On March 15th, I was in Chicago, visiting Fairgrounds, Purple Llama and Intelligentsia in Wicker Park. The following day, I flew home. Little did I know that they would be the last coffee shops I’d visit with my Coffee Spot hat on for more than three months. On my return to the UK, I did my best to support my three local speciality coffee shops, but within a week, last of them, Surrey Hills Coffee, had joined the other two in temporarily closing due to the COVID-19 pandemic.
March turned into April and April turned into May and, while I wasn’t short of good coffee at home, I missed my local coffee shops, missed my flat whites (while I make good home pour-over and espresso, I’m still rubbish at milk) and missed my friends who worked there. Then, on Saturday, 16th May, exactly two months after leaving Chicago, I was in Guildford, shopping, and what did I see? Canopy Coffee. And it was open! Naturally, I forgot everything else and made a beeline for it!
You can see what I found after the gallery.
This is the first of two posts about Canopy Coffee, which describes my experiences of Canopy in typical Coffee Spot fashion. The second post is a behind-the-scenes look, dealing with the challenges that Jonathon and his team faced in reopening during the COVID-19 pandemic.
The first thing to say about Canopy is that it is strictly takeaway only. The sit-in coffee shop of the pre-COVID-19 days is closed for the foreseeable future and what used to be the main door, on the left, is now out of use. Instead, a sign directs you to the right, where the outdoor seating area used to be.
Here is the first sign of the physical changes to Canopy, which I’ll talk more about in the second post. The outdoor seating has gone and the door, which used to lead into the seating area, has been turned into a serving hatch. The top of half of this opens out and to the right, which is where you’ll find the menus, while there’s a deep, wide shelf projecting from the bottom half. Meanwhile, you’ll find the choice of beans on the wall to your left.
Inside, behind a Perspex screen, is a large desk, behind which sits a member of staff, complete with surgical mask. There’s a large square, marked out on the pavement in black and yellow hazard tape, which is where you stand when ordering, which ensures that you and the staff member are separated by a clear two metres. You give your order and the card reader, on the end of a selfie-stick, is presented through a slot at the bottom of the Perspex screen. Just tap and you’re done. In the unlikely event that you need to enter your card and put in your PIN, there’s a bottle of hand-sanitiser on the shelf.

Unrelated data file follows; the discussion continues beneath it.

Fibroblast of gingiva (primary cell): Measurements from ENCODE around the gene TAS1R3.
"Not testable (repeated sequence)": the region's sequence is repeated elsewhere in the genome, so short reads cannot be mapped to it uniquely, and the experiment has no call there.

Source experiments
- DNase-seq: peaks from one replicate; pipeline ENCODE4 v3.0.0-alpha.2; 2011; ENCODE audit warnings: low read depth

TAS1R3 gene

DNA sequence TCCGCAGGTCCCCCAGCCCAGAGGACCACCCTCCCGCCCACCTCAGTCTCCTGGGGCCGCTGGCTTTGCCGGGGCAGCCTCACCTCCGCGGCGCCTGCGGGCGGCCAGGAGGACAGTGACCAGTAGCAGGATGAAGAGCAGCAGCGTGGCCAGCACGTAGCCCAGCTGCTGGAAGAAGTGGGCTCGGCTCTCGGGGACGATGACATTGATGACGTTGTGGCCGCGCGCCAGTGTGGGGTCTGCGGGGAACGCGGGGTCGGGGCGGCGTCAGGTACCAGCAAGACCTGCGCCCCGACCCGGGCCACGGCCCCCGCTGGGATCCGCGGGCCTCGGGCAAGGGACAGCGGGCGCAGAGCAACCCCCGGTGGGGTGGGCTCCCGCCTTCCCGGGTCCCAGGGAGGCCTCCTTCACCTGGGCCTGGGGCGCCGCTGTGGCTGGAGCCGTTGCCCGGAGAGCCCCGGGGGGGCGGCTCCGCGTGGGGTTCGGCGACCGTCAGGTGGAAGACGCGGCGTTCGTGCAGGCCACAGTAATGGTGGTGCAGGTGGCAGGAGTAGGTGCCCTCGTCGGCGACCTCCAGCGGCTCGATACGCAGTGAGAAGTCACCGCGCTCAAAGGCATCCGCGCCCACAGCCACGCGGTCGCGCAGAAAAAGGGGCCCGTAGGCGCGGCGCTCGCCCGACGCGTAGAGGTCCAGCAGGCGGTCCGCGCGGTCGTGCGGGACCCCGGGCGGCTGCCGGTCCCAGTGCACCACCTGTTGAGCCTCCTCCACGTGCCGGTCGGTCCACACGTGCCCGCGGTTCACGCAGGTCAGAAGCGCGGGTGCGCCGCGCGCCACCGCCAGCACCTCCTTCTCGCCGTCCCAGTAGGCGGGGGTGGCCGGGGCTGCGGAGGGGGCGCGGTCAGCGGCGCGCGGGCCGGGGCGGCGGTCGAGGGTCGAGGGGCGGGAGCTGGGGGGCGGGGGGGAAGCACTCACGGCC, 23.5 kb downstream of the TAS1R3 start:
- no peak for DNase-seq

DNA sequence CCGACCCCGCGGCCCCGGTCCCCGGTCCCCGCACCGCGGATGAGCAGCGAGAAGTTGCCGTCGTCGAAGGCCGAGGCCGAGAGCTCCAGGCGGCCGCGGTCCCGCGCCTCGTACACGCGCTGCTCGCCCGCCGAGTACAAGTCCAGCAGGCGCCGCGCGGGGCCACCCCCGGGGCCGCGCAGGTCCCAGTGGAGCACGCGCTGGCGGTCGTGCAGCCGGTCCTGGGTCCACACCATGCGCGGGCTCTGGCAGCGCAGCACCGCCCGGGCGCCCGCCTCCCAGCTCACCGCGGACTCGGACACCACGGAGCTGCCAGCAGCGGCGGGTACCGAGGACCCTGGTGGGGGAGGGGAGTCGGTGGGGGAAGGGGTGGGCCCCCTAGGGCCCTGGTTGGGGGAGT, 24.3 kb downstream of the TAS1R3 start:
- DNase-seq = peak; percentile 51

Once you’ve ordered, a separate barista makes your coffee, which is then placed on the shelf, where you can collect it. For now, re-usable cups aren’t being accepted, so it’s disposable cups only, which is understandable. While Canopy has remained true to its multi-roaster roots, the menu has been cut down, with just a single choice of beans on espresso, along with decaf, while there’s a third option on batch-brew. As well as the usual espresso options, you can have cold brew, an iced Americano or an iced latte.
It’s not just coffee, though, with Canopy offering a small range of smoothies, chai, matcha latte, hot chocolate and tea. Meanwhile, if you’re hungry, there’s a wide selection of pastries, cakes and savouries (three types of quiche, cheese straws and sausage rolls).
I’ve visited three times so far, having a flat white on each occasion. My first, made with Square Mile’s Red Brick Blend, was on the first day that Canopy reopened. My most recent visit saw Origin’s Resolute blend in the hopper and while I enjoyed them both, my clear favourite was the middle one, also from Origin, made with the Stronghold seasonal single-origin espresso, a pulped natural from Brazil, which went superbly well with the milk (which is from Brades Farm, a specialist supplier of milk for coffee shops; there’s also oat milk if you need a non-dairy alternative).